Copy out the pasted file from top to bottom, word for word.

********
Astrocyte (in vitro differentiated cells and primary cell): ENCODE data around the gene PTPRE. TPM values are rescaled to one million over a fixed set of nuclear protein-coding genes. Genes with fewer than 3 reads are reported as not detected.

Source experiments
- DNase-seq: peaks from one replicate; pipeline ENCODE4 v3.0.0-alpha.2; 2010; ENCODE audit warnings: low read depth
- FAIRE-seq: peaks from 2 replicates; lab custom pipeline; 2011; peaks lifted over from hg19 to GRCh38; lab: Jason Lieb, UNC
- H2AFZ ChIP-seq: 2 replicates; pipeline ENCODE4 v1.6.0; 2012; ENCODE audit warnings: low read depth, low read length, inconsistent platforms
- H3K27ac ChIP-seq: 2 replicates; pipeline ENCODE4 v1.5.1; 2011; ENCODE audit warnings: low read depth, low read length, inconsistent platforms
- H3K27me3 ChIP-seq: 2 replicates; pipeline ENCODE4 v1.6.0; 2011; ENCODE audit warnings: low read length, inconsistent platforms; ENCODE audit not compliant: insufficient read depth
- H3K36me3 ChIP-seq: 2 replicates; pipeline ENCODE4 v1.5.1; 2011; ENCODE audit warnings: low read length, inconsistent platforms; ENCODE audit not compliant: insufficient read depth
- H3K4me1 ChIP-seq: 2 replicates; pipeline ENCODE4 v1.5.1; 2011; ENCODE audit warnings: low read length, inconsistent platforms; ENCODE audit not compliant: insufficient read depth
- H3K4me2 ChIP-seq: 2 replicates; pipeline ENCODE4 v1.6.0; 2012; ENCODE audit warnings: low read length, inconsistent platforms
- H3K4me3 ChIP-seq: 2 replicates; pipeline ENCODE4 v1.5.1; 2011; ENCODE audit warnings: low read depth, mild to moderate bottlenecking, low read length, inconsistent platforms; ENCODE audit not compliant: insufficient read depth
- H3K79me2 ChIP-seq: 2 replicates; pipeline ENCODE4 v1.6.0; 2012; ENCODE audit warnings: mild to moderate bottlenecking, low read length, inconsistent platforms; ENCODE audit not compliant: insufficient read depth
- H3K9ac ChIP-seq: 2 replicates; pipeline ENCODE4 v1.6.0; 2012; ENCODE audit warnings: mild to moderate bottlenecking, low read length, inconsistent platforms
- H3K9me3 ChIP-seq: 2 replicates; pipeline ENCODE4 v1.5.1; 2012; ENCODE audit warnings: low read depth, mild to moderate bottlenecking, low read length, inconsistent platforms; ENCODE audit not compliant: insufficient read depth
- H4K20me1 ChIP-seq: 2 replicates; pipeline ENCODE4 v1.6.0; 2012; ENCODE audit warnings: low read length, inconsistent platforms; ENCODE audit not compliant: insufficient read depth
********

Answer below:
Astrocyte (in vitro differentiated cells and primary cell): ENCODE data around the gene PTPRE. TPM values are rescaled to one million over a fixed set of nuclear protein-coding genes. Genes with fewer than 3 reads are reported as not detected.

Source experiments
- DNase-seq: peaks from one replicate; pipeline ENCODE4 v3.0.0-alpha.2; 2010; ENCODE audit warnings: low read depth
- FAIRE-seq: peaks from 2 replicates; lab custom pipeline; 2011; peaks lifted over from hg19 to GRCh38; lab: Jason Lieb, UNC
- H2AFZ ChIP-seq: 2 replicates; pipeline ENCODE4 v1.6.0; 2012; ENCODE audit warnings: low read depth, low read length, inconsistent platforms
- H3K27ac ChIP-seq: 2 replicates; pipeline ENCODE4 v1.5.1; 2011; ENCODE audit warnings: low read depth, low read length, inconsistent platforms
- H3K27me3 ChIP-seq: 2 replicates; pipeline ENCODE4 v1.6.0; 2011; ENCODE audit warnings: low read length, inconsistent platforms; ENCODE audit not compliant: insufficient read depth
- H3K36me3 ChIP-seq: 2 replicates; pipeline ENCODE4 v1.5.1; 2011; ENCODE audit warnings: low read length, inconsistent platforms; ENCODE audit not compliant: insufficient read depth
- H3K4me1 ChIP-seq: 2 replicates; pipeline ENCODE4 v1.5.1; 2011; ENCODE audit warnings: low read length, inconsistent platforms; ENCODE audit not compliant: insufficient read depth
- H3K4me2 ChIP-seq: 2 replicates; pipeline ENCODE4 v1.6.0; 2012; ENCODE audit warnings: low read length, inconsistent platforms
- H3K4me3 ChIP-seq: 2 replicates; pipeline ENCODE4 v1.5.1; 2011; ENCODE audit warnings: low read depth, mild to moderate bottlenecking, low read length, inconsistent platforms; ENCODE audit not compliant: insufficient read depth
- H3K79me2 ChIP-seq: 2 replicates; pipeline ENCODE4 v1.6.0; 2012; ENCODE audit warnings: mild to moderate bottlenecking, low read length, inconsistent platforms; ENCODE audit not compliant: insufficient read depth
- H3K9ac ChIP-seq: 2 replicates; pipeline ENCODE4 v1.6.0; 2012; ENCODE audit warnings: mild to moderate bottlenecking, low read length, inconsistent platforms
- H3K9me3 ChIP-seq: 2 replicates; pipeline ENCODE4 v1.5.1; 2012; ENCODE audit warnings: low read depth, mild to moderate bottlenecking, low read length, inconsistent platforms; ENCODE audit not compliant: insufficient read depth
- H4K20me1 ChIP-seq: 2 replicates; pipeline ENCODE4 v1.6.0; 2012; ENCODE audit warnings: low read length, inconsistent platforms; ENCODE audit not compliant: insufficient read depth